Rough draft: Proposed format specifier for a thousands separator

pruebauno at latinmail.com pruebauno at latinmail.com
Thu Mar 12 15:51:16 CET 2009


On Mar 12, 3:30 am, Raymond Hettinger <pyt... at rcn.com> wrote:
> If anyone here is interested, here is a proposal I posted on the
> python-ideas list.
>
> The idea is to make numbering formatting a little easier with the new
> format() builtin
> in Py2.6 and Py3.0:  http://docs.python.org/library/string.html#formatspec
>
> -------------------------------------------------------------
>
> Motivation:
>
>     Provide a simple, non-locale aware way to format a number
>     with a thousands separator.
>
>     Adding thousands separators is one of the simplest ways to
>     improve the professional appearance and readability of
>     output exposed to end users.
>
>     In the finance world, output with commas is the norm.  Finance
> users
>     and non-professional programmers find the locale approach to be
>     frustrating, arcane and non-obvious.
>
>     It is not the goal to replace locale or to accommodate every
>     possible convention.  The goal is to make a common task easier
>     for many users.
>
> Research so far:
>
>     Scanning the web, I've found that thousands separators are
>     usually one of COMMA, PERIOD, SPACE, or UNDERSCORE.  The
>     COMMA is used when a PERIOD is the decimal separator.
>
>     James Knight observed that Indian/Pakistani numbering systems
>     group by hundreds.   Ben Finney noted that Chinese group by
>     ten-thousands.
>
>     Visual Basic and its brethren (like MS Excel) use a completely
>     different style and have ultra-flexible custom format specifiers
>     like: "_($* #,##0_)".
>
> Proposal I (from Nick Coghlan]:
>
>     A comma will be added to the format() specifier mini-language:
>
>     [[fill]align][sign][#][0][minimumwidth][,][.precision][type]
>
>     The ',' option indicates that commas should be included in the
> output as a
>     thousands separator. As with locales which do not use a period as
> the
>     decimal point, locales which use a different convention for digit
>     separation will need to use the locale module to obtain
> appropriate
>     formatting.
>
>     The proposal works well with floats, ints, and decimals.  It also
>     allows easy substitution for other separators.  For example:
>
>         format(n, "6,f").replace(",", "_")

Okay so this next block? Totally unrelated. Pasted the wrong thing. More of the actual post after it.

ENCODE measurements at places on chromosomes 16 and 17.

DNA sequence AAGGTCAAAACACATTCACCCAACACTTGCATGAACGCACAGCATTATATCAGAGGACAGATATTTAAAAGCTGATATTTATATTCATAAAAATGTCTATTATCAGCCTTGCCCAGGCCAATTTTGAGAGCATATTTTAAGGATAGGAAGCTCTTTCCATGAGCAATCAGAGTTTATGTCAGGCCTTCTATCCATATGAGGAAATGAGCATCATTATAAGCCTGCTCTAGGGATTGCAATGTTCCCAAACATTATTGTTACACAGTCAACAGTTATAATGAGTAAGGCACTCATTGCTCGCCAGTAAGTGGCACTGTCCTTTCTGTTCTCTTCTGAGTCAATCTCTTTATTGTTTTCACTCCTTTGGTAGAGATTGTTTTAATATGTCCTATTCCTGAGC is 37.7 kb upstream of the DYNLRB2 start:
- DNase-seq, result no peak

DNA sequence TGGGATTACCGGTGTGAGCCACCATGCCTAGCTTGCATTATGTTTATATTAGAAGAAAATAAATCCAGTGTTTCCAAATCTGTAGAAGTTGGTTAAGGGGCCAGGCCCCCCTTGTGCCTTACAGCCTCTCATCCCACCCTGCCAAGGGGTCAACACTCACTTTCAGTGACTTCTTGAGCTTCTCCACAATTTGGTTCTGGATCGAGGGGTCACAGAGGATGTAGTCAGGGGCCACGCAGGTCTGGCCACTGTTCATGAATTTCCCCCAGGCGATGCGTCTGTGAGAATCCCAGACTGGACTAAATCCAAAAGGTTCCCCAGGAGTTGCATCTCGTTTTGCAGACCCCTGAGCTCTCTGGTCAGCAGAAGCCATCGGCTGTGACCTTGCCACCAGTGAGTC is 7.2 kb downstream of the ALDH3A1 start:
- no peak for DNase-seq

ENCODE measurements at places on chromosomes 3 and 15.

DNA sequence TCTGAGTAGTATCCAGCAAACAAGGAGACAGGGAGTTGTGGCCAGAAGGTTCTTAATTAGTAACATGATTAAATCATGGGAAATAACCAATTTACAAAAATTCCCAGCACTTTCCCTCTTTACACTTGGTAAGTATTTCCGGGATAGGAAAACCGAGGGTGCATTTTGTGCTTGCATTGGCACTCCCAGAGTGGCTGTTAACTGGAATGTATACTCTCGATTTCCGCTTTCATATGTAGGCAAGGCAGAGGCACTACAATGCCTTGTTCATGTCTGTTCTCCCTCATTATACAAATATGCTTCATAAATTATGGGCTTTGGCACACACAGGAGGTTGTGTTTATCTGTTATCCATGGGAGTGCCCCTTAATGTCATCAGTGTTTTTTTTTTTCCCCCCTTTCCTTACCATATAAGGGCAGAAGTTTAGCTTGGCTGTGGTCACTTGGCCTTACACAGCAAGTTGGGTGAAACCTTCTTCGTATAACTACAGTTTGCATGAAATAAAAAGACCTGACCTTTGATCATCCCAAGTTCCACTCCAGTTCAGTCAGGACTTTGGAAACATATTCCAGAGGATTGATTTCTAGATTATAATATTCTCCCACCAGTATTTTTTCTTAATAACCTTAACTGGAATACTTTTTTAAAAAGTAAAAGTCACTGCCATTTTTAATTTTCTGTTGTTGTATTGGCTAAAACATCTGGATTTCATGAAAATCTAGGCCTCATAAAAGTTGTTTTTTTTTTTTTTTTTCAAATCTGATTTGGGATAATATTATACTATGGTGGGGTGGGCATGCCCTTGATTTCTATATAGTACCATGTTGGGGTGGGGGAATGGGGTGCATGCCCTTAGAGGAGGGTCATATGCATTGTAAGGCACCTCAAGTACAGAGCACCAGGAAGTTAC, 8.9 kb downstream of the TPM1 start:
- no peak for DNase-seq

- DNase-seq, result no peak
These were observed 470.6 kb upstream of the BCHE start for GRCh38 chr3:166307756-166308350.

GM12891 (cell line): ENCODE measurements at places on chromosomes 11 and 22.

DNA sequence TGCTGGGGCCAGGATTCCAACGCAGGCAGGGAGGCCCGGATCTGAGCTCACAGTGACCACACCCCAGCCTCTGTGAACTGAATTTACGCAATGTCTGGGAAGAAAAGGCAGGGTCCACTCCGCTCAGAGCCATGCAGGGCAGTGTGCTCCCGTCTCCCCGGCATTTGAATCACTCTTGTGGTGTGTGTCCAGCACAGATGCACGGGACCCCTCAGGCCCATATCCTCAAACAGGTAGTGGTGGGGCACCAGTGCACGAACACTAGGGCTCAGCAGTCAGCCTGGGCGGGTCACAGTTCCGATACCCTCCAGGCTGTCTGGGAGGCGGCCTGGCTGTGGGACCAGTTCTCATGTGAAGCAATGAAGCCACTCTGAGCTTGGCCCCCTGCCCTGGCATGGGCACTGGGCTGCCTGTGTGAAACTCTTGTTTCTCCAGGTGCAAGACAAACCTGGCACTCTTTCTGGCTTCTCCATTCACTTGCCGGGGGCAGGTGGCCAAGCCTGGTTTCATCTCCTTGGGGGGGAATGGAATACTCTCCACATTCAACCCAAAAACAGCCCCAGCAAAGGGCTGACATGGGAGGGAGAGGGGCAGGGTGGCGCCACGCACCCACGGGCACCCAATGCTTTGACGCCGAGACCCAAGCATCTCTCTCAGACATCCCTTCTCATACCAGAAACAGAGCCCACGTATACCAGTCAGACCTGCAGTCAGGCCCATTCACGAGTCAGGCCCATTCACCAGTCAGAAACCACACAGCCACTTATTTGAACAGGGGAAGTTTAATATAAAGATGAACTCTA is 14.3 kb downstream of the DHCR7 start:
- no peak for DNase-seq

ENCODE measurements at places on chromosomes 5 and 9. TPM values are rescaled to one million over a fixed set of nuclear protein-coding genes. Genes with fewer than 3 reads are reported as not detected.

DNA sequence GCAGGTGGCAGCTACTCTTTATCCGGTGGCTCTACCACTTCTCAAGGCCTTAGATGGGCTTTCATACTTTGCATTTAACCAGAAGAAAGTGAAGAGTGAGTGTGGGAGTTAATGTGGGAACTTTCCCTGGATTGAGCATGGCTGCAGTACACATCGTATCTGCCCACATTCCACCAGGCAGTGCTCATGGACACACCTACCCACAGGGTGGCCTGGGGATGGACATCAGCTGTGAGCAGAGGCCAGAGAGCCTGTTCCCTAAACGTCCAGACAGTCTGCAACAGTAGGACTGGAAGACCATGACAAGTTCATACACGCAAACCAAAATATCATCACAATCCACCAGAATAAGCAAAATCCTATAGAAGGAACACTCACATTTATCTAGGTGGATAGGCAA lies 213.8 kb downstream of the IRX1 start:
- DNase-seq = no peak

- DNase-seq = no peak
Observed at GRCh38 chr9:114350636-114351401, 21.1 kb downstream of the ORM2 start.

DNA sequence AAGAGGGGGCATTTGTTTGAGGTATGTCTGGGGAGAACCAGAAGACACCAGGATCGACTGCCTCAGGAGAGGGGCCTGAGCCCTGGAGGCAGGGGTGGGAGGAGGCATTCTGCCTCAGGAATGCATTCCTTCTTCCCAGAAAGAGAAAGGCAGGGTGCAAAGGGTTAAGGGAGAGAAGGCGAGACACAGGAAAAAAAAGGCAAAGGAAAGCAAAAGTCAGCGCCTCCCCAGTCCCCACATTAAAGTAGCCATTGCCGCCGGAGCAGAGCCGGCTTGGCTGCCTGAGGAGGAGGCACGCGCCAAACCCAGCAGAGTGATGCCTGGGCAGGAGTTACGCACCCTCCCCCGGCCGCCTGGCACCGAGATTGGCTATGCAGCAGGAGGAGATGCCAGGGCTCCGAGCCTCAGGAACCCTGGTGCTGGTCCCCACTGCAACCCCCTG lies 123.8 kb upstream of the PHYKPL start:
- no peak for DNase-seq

>
>     This technique is completely general but it is awkward in the one
>     case where the commas and periods need to be swapped.
>
>         format(n, "6,f").replace(",", "X").replace(".", ",").replace
> ("X", ".")
>
> Proposal II (to meet Antoine Pitrou's request):
>
>     Make both the thousands separator and decimal separator user
> specifiable
>     but not locale aware.  For simplicity, limit the choices to a
> comma, period,
>     space, or underscore..
>
>     [[fill]align][sign][#][0][minimumwidth][T[tsep]][dsep precision]
> [type]
>
>     Examples:
>
>         format(1234, "8.1f")    -->     '  1234.0'
>         format(1234, "8,1f")    -->     '  1234,0'
>         format(1234, "8T.,1f")  -->     ' 1.234,0'
>         format(1234, "8T .f")   -->     ' 1 234,0'
>         format(1234, "8d")      -->     '    1234'
>         format(1234, "8T,d")      -->   '   1,234'
>
>     This proposal meets mosts needs (except for people wanting
> grouping
>     for hundreds or ten-thousands), but it comes at the expense of
>     being a little more complicated to learn and remember.  Also, it
> makes it
>     more challenging to write custom __format__ methods that follow
> the
>     format specification mini-language.
>
>     For the locale module, just the "T" is necessary in a formatting
> string
>     since the tool already has procedures for figuring out the actual
>     separators from the local context.
>
> Comments and suggestions are welcome but I draw the line at supporting
> Mayan numbering conventions ;-)
>
> Raymond

As far as I am concerned the most simple version plus a way to swap
around commas and period is all that is needed. The rest can be done
using one replace (because the decimal separator is always one of two
options). This should cover everywhere but the far east. 80% of cases
for 20% of implementation complexity.

For example:

[[fill]align][sign][#][0][,|.][minimumwidth][.precision][type]

>         format(1234, ".8.1f")  -->     ' 1.234,0'
>         format(1234, ",8.1f")  -->     ' 1,234.0'




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